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10 Despicably Delightful Tales About Deadpool

Jo Rodriguez


Deadpool has become a comic book star in his own right. First appearing in New Mutants #98 in 1991, Deadpool’s satirical antics led to a multitude of appearances in Marvel’s most popular titles. He was ranked #13 in IGN’s “Top 100 Comic Book Heroes” list, has starred in his own video game, and rumors of his own spin-off movie have persisted for years.

Here are 10 delightful stories about the “Merc with a Mouth.”

10He Started As A DC Comics Rip-Off

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Photo credit: DC Comics

The controversial Rob Liefeld originally conceptualized Deadpool, though we use the term “originally conceptualized” liberally. Liefeld was known for basing several of his creations off of existing characters. The most infamous of these was a rip-off of Marvel’s Captain America called Agent America. It was so blatant that the ensuing dispute had to be settled in court.

Deadpool was Liefeld’s answer to DC Comics’ Deathstroke the Terminator. The story goes that Liefeld showed a sketch of his new character to writer Fabian Nicieza who was surprised that it looked eerily similar to Deathstroke. Deadpool’s real name, Wade Wilson, was even a play on Slade Wilson, Deathstroke’s real name.

Marvel and DC Comics have done a few crossovers in the past, and one of them (unofficially) featured Deadpool. In 2006’s Superman/Batman Annual #1, Deadpool constantly pestered Deathstroke and other DC characters. His name was never mentioned due to rights issues, and the character would often be interrupted before he could tell everyone who he was.


9Regularly Breaking The Fourth Wall

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Photo credit: Marvel Comics

Since Deadpool is a wisecracking, sarcastic, juvenile assassin whose jokes were only matched by his sadistic nature, his appearances live and die by their humor. He did not start out rapidly spewing one-liners though, as his original appearances focused more on his violent and twisted mentality.

Deadpool’s iconic “breaking the fourth wall” gimmick became more prominent when Joe Kelly took the helm in 1997. It was Deadpool’s first solo outing in his own series, and Marvel was naturally pessimistic about the idea. Kelly stated that Marvel would threaten to cancel the entire series every third issue or so.

Since there appeared to be no point in planning long convoluted story arcs, Kelly just turned the series into a big satirical romp through the Marvel universe. Deadpool irreverently castigated past Marvel issues such as Amazing Spider-Man #47, where the time-traveling mercenary poked fun at the cheesy dialog and actions of characters penned in 1966.

Deadpool also regularly reminds readers that he is fully aware of his comic book character nature. One way he does so is by frequently referencing real-world news and pop culture events. He even parodies covers of comics that have nothing to do with him such as G.I. Joe #42.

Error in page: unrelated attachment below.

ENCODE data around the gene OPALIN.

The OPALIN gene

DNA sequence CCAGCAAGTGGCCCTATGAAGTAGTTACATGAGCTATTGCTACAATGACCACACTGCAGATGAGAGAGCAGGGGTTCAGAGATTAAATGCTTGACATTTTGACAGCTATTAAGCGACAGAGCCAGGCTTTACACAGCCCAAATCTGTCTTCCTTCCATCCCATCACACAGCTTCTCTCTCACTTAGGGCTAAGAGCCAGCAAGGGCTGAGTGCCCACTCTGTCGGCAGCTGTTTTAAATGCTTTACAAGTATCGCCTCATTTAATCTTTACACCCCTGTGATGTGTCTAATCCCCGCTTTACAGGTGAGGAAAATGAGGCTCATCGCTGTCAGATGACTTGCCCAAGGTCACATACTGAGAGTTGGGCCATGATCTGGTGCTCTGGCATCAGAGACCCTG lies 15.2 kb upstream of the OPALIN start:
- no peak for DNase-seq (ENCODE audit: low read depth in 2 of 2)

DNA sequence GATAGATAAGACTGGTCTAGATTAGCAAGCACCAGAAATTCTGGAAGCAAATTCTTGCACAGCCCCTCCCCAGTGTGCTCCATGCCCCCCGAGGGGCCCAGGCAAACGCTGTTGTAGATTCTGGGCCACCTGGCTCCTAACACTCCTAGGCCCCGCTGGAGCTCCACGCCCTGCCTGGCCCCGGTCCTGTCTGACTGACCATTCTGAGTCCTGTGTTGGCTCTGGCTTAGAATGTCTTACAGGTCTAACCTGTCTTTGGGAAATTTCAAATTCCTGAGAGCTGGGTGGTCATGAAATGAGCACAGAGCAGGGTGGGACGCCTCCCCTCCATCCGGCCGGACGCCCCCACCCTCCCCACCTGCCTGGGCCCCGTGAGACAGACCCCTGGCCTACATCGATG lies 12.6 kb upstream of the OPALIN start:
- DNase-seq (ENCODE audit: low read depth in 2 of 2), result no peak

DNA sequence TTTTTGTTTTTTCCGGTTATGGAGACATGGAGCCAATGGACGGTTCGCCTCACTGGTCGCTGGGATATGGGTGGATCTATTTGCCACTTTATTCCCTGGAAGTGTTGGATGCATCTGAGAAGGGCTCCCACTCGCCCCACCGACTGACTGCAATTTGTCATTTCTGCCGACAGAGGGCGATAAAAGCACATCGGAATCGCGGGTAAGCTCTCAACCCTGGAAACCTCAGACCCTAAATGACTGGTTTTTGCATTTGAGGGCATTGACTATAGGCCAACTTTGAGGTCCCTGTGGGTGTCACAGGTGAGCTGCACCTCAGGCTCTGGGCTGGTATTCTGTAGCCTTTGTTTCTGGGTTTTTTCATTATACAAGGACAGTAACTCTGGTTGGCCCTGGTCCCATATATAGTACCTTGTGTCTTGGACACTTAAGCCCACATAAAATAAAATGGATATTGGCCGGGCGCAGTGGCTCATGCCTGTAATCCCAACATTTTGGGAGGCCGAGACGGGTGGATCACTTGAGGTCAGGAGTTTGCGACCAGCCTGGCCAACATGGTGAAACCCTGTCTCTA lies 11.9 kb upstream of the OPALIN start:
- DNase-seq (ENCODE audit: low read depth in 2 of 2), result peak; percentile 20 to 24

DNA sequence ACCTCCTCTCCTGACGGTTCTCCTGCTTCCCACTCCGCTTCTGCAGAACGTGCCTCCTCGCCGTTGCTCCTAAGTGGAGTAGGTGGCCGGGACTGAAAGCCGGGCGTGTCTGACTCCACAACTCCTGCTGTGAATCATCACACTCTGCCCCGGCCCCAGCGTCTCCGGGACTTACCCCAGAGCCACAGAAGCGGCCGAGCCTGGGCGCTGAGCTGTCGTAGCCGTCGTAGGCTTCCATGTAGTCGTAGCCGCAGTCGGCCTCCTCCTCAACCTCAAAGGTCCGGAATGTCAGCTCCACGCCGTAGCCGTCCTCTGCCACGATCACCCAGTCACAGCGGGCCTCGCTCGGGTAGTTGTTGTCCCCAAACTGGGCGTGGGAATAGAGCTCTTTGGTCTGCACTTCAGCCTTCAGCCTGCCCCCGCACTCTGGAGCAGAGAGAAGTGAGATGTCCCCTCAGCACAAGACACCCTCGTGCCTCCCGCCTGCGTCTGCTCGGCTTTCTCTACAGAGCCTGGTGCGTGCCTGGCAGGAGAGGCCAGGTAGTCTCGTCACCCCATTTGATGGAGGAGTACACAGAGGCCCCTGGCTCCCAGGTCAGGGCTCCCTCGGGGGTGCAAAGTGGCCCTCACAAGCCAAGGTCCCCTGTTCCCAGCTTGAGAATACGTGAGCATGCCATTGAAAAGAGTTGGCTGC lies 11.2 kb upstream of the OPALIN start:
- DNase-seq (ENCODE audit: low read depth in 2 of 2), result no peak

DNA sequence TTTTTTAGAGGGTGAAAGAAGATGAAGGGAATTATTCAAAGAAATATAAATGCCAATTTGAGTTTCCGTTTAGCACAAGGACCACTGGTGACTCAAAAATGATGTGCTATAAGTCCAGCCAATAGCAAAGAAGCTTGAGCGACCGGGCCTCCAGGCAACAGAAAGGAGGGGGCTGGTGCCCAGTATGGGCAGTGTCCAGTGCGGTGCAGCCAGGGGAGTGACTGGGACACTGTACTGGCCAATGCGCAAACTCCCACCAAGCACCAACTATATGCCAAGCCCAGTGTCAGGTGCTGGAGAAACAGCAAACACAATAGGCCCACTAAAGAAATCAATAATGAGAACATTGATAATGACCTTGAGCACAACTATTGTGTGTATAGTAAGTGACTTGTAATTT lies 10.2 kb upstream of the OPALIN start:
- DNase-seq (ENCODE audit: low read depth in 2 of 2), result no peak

8He Killed The Entire Marvel Universe

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Photo credit: Marvel Comics

Deadpool is one of Marvel’s most lethal combatants. His arsenal of weapons includes swords, grenades, handguns, rocket launchers, and even a sheep cannon. Whenever he actually loses a fight, it’s most often due to distractions (which our hero has plenty of, most notably talking about himself).

In the four-part series “Deadpool Kills the Marvel Universe,” our hero finally becomes completely unhinged after an experiment gone awry. He begins indiscriminately assassinating the most famous Marvel heroes, villains, and teams. He blew up the Avengers using Pym Particles. He killed off the Fantastic Four using just his sword and martial arts skills. Spider-Man fell victim to a clean head shot. He lured the Punisher into a trap and made the fearless antihero break into a cold sweat before offing him as well. As for The Hulk, a decapitated Deadpool self-healed, snuck up on a sleeping Bruce Banner, and ripped him apart the second he woke up.

Deadpool even ended up in control of another villain’s powers which he used to force dozens of characters into committing suicide. Perhaps the most vivid of all was his termination of the X-Men. In one scene, Deadpool confronts Wolverine while wearing Beast’s skin as a fur coat.

Deadpool’s descent into madness did not stop him from constantly referring to the audience. However, his interactions became decidedly more vicious. At one point, he looked right toward the reader and exclaimed, “I will find you soon enough.”



7He Once Killed All Your Favorite Fictional Characters, Too

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Photo credit: Marvel Comics

After laying waste to the Marvel Universe in various parallel dimensions, Deadpool nonchalantly decided to slay personages from classic literature. According to Deadpool’s twisted logic, the only way to stop the constant re-creation of Marvel’s heroes and villains was to stop the sources of inspiration from inspiring them in the first place.